In the months leading up to the press conference earlier this week, speculation about the prospects for Amazon’s new tablet reached a crescendo. Would the new tablet be a worthy competitor? Might it even dethrone the iPad?
Even before details were leaked to the press, Forrester predicted that Amazon would sell 3-5 million tablets in Q4. Following an exclusive hands-on preview, TechCrunch’s MG Siegler reported that “it’s going to be a big deal… potentially huge.”
Since Monday, when CEO Jeff Bezos took the stage to unveil Amazon’s new tablet, named the Kindle Fire, individuals have posted some 11k+ comments in sources tracked by SocialNuggets, a leading social media analytics firm. Mining these data gives us an early indication of how the market views and may react to the Kindle Fire when it is introduced mid-November.
Will the Kindle Fire unlock demand for tablets?
While not available for another six weeks, almost 10% of individuals posting comments earlier this week explicitly indicated whether they intend to purchase a Kindle Fire or not. These early results bode well for Amazon – among those expressing intent, the number intending to purchase a Kindle Fire outnumber those “rejecting” by 2:1.
Of course, that leaves a large number with intent “unstated,” so we (and competitors) will be watching these numbers closely. As more individuals express views about the Kindle Fire, the data will permit us to report not only the Intent to Purchase Ratio but also break out users’ reasons for (intending to) purchase a Kindle Fire or not.
Reactions to Kindle Fire’s pricing and features
At $199, the Kindle Fire is priced at less than half the prevailing prices for an iPad and most other tablets on the market. Not surprisingly, Amazon’s bold pricing generates considerable enthusiasm among prospective buyers. Almost 10% of the comments contained a favorable mention of Fire’s pricing – previous research from immr has shown that tablet prices must drop below $300 to open up the tablet market beyond early adopters, so Amazon has clearly hit the mark with respect to pricing.
Although overshadowed by price and other features, Amazon also introduced a new browser named Silk that is integral to the overall user experience. Touted by Amazon for its “optimized content delivery,” the browser generated quite a bit of discussion among early posters. While the “cloud” was most frequently mentioned in connection with the browser, a significant percentage of individuals commenting on Silk – 1 in 3 – expressed concerns about privacy.
In the days following Amazon’s announcement, tech writers have also begun to explore the privacy implications of Silk. Clearly, Amazon will need to monitor views closely and address concerns at it brings the Kindle Fire and its “split, cloud-based” browser to market.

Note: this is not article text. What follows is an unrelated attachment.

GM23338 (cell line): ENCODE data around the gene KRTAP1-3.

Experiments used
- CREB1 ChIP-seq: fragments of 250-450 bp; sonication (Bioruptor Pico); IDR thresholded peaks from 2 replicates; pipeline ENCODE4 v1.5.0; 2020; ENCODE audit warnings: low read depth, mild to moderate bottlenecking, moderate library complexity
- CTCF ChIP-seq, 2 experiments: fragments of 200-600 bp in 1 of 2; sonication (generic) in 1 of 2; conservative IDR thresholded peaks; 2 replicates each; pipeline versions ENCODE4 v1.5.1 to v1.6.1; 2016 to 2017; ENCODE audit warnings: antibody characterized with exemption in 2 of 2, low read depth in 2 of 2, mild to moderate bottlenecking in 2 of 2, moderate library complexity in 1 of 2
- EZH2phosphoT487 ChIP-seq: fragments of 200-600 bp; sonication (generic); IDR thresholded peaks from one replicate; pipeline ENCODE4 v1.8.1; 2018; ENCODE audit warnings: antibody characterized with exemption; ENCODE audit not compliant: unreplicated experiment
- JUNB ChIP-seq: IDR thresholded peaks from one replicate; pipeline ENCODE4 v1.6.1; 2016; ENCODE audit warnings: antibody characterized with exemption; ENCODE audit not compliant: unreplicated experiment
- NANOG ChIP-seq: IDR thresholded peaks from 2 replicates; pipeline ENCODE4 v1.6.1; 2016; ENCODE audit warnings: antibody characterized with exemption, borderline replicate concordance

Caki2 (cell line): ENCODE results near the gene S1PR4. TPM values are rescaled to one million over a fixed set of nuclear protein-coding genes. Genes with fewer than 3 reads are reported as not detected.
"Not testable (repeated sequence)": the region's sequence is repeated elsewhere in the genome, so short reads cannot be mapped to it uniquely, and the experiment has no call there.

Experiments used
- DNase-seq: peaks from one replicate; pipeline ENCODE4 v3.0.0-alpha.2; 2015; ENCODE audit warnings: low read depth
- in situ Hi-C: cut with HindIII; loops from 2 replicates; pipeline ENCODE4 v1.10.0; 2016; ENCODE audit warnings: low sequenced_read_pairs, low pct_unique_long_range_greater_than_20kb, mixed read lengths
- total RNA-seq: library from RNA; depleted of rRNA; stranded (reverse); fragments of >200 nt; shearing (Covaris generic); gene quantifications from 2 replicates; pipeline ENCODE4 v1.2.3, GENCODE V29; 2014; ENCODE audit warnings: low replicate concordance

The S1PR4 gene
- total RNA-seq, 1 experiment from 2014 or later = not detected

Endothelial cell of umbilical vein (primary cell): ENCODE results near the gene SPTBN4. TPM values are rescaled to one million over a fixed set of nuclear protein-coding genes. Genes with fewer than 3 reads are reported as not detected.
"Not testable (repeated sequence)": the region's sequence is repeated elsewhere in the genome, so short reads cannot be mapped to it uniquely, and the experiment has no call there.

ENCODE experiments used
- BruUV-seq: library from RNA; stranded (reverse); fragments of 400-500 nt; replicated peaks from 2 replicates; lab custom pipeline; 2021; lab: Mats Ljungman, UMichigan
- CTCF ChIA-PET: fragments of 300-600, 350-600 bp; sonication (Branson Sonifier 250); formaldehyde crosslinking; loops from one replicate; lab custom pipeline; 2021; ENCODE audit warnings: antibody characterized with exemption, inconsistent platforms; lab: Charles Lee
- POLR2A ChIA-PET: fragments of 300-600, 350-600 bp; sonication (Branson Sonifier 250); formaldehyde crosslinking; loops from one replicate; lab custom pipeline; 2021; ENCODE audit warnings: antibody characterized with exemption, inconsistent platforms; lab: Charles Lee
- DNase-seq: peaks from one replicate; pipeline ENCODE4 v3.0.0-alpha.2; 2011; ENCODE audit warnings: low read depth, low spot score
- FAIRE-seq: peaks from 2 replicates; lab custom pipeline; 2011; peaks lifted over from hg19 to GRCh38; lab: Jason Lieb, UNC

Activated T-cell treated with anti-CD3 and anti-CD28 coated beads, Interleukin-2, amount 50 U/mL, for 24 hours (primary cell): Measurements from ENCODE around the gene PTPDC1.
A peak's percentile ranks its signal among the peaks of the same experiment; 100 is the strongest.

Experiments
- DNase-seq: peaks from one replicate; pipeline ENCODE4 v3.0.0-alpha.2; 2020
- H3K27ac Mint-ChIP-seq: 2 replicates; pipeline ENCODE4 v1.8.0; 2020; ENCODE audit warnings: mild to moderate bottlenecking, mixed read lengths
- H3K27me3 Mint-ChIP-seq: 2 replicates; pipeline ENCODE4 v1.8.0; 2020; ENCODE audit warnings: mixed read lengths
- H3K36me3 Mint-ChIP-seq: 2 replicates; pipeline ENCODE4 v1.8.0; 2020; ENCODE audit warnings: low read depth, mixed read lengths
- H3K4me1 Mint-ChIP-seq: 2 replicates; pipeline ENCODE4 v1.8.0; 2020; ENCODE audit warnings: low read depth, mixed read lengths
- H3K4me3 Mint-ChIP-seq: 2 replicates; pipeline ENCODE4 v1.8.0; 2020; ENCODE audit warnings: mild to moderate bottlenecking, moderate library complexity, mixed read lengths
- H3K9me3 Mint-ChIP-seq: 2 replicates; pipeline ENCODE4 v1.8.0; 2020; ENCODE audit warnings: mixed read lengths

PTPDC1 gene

Is the Kindle Fire hobbled by missing features?
Surprisingly, a very small percentage of individuals’ comments mention Fire’s “missing features” – for example, only about 1% commented on the fact that Fire will not offer 3G, while even fewer commented on the fact that the initial model due out in November lacks a camera.
While Amazon is taking a calculated risk by leaving these features out, evidence from other sources supports their decision – based on immr research with prospective buyers, at the low-end of the market only 1 in 3 choose tablets with 3G (the majority choose lower-priced models with Wi-fi only). immr’s research also shows that most prospective buyers expect to use a tablet “primarily at home,” so 3G, especially given the incremental price and monthly recurring cost, is not a highly sought tablet feature at present.
In addition, out of some 15 tablet features that immr examined using Choice Modeling, cameras rank #12 in terms of impact. Apparently, consumers are content having cameras on their smart phones and are not overly concerned that tablets and the Kindle Fire in particular lacks a camera. However, given the relatively low cost to add a camera and the growing popularity of video chat on Skype and other services, we suspect that Amazon will offer this feature on future models of the Kindle Fire.
Has Amazon hit the sweet spot?
While these results are very preliminary and should be interpreted accordingly, these “early votes” suggest that Amazon has hit a sweet spot with the Kindle Fire. Pricing is a big plus and the missing features don’t appear to be major deficits. While privacy with the Silk browser could be a significant issue, we suspect most users will accept the trade-offs and “trust” Amazon with this data – nonetheless, Amazon will need to closely monitor and carefully address users’ concerns.
Of course, sentiment could shift as more information become available and users get more familiar with the Kindle Fire. As SocialNuggets continually tracks these and related sentiments, additional findings will be reported throughout the weeks ahead and of course after Amazon launches the Kindle Fire in November. Stay tuned!
R. Paul Singh is the CEO and co-founder of SocialNuggets, which delivers real-time data and market intelligence to the consumer electronics industry by analyzing millions of social media conversations about products.